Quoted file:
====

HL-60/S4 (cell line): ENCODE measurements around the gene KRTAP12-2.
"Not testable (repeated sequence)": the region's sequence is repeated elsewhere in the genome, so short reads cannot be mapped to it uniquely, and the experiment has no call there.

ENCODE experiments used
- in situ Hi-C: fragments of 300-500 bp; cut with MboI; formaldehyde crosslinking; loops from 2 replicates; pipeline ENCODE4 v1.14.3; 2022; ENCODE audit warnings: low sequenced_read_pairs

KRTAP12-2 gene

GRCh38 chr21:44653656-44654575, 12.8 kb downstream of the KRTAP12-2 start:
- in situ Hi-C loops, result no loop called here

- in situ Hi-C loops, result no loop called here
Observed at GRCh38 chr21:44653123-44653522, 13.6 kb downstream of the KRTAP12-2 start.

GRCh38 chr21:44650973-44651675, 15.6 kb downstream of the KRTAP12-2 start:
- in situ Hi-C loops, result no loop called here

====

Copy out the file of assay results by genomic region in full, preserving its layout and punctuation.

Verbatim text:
HL-60/S4 (cell line): ENCODE measurements around the gene KRTAP12-2.
"Not testable (repeated sequence)": the region's sequence is repeated elsewhere in the genome, so short reads cannot be mapped to it uniquely, and the experiment has no call there.

ENCODE experiments used
- in situ Hi-C: fragments of 300-500 bp; cut with MboI; formaldehyde crosslinking; loops from 2 replicates; pipeline ENCODE4 v1.14.3; 2022; ENCODE audit warnings: low sequenced_read_pairs

KRTAP12-2 gene

GRCh38 chr21:44653656-44654575, 12.8 kb downstream of the KRTAP12-2 start:
- in situ Hi-C loops, result no loop called here

- in situ Hi-C loops, result no loop called here
Observed at GRCh38 chr21:44653123-44653522, 13.6 kb downstream of the KRTAP12-2 start.

GRCh38 chr21:44650973-44651675, 15.6 kb downstream of the KRTAP12-2 start:
- in situ Hi-C loops, result no loop called here